"I have a household of people here just about every day," said Silva, before his death in May. "I am just experiencing the love being poured out from family and friends."
More than two-thirds of people older than 65 will require long-term services at some point in their lives, according to the
But such care is not just for the old and frail. About 40 percent of care goes to people younger than 65, like Valor, who need help due to disease, injury, developmental disabilities or severe mental illness.
"Caregiving is hard. But it doesn't have to be this hard," said Dr.
She treasured their quiet time together in their living room.
"Some evenings, we'll put on some nice music, maybe
But she paid a physical and emotional price. Her weight dropped to 90 pounds. She fell down stairs while trying to help him. With a lifetime of saving, the couple was able to hire weekday help. But Susan took on many tasks and suffered pangs of isolation and inadequacy.
"Sometimes I'd like to bolt, but I never would," said Meyers, now 71. "Sometimes you just kind of tear your hair out."
After she had a midnight scare of soaring blood pressure and heart palpitations, she called an ambulance to take her to the hospital. Even then, she worried: Who would care for John?
Heavy toll on families
For society, it is far cheaper to keep people out of the hospital or skilled nursing homes. And most say they hope to die at home, far from hospitals' rescue credo and the technological panoply of beeping monitors and dangling drip lines.
But caring for loved ones exacts a heavy toll on families, even though it can be a source of great personal satisfaction.
They sacrifice jobs and careers. One national study found that a third of caregivers cut back their work hours to devote more time to loved ones. Others pass up promotions or job opportunities.
Working caregivers find few resources, such as eight-hour day care.
"I can't leave my husband alone," said 59-year-old
Some must quit work altogether; Joan Valor gave up her real estate job. When Eric's caregivers sickened, she took over the job -- for four days straight. And when a caregiver quits, it can take months to find a suitable replacement.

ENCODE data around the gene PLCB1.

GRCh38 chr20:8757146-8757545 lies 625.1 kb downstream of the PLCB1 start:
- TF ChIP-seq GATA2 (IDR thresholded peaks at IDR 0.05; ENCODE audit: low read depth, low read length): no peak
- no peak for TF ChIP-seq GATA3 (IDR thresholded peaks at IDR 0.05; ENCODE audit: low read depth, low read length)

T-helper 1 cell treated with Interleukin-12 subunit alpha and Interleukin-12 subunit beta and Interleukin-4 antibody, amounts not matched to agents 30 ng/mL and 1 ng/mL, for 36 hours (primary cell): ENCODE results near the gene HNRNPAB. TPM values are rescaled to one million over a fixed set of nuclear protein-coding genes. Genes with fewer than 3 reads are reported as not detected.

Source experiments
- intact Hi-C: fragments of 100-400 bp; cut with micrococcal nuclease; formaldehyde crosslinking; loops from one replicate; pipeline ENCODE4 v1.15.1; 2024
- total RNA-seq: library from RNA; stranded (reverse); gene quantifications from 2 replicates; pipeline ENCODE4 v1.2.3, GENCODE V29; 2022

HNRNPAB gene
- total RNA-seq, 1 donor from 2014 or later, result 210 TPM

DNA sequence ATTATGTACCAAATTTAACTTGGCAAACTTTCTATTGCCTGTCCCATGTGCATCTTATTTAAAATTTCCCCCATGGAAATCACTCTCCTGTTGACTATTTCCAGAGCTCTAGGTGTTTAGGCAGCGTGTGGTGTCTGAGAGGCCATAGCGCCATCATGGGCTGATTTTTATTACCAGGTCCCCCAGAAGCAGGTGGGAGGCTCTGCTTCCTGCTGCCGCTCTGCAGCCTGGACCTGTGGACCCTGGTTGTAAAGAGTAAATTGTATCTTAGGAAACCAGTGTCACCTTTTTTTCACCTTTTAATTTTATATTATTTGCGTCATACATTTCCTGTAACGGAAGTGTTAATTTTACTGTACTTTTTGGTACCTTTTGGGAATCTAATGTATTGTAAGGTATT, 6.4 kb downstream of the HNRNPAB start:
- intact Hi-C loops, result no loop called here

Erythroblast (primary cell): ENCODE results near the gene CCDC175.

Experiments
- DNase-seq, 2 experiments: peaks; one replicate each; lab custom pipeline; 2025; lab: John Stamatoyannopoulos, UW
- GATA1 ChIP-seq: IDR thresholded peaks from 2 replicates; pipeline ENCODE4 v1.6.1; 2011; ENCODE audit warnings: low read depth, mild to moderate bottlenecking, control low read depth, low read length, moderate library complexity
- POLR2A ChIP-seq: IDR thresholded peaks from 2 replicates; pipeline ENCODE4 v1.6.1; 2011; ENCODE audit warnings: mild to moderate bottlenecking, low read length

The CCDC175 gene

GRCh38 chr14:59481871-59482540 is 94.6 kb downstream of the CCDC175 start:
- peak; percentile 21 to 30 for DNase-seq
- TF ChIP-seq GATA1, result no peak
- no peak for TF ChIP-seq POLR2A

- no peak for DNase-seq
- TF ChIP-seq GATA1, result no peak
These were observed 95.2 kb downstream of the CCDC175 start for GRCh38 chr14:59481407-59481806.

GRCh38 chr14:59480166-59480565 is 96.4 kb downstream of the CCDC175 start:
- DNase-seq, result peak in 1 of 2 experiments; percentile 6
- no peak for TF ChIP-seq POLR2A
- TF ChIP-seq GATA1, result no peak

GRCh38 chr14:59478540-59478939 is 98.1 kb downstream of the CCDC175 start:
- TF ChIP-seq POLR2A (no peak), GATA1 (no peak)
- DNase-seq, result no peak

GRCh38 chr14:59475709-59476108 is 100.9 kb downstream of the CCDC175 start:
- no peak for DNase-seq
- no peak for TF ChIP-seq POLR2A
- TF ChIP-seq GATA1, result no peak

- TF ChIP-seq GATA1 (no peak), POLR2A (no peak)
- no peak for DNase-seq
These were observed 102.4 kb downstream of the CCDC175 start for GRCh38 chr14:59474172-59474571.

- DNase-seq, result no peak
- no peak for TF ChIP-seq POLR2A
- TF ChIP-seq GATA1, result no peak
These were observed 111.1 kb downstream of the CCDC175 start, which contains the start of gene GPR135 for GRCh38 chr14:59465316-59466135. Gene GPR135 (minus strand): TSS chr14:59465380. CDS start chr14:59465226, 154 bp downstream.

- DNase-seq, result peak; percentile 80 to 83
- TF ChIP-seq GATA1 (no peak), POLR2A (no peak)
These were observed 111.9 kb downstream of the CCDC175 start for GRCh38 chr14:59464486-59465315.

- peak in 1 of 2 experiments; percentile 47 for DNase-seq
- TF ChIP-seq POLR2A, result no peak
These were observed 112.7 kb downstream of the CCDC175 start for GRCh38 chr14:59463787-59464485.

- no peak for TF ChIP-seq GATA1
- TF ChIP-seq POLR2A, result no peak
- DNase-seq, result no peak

Caregiving can also strain retirement income, because time off work reduces pensions and
And the costs of care are stratospheric.
A home health aide in the
Families pay out of their own pockets: Savings.
"I'm bankrupt," Eric Valor said, using a computer above his bed that lets him type messages with his eyes. "It was terrible to see everything I had fought so hard to get -- my perfect little life -- taken due to something over which I had no control."
The national health care reforms coming in 2014 expand home and community-based services through
Home care, an experience seared into the minds of survivors, brings its own grace.
If she loses Eric, Joan Valor said, "I will have had the opportunity to spend quality time with him. ... I will have had every day to say goodbye."
"He closed his eyes and went away," she said. "He was gone before his last breath."
She had long disliked the big hospital bed where John slept because it separated them.
But on the night after he died, she climbed into it for her own rest -- lonely, exhausted and thankful that it had helped her care for him.
"He never had to leave," she said. "For that, I am so grateful."
(c)2012 the San Jose Mercury News (San Jose, Calif.)
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|Source:||McClatchy-Tribune Information Services|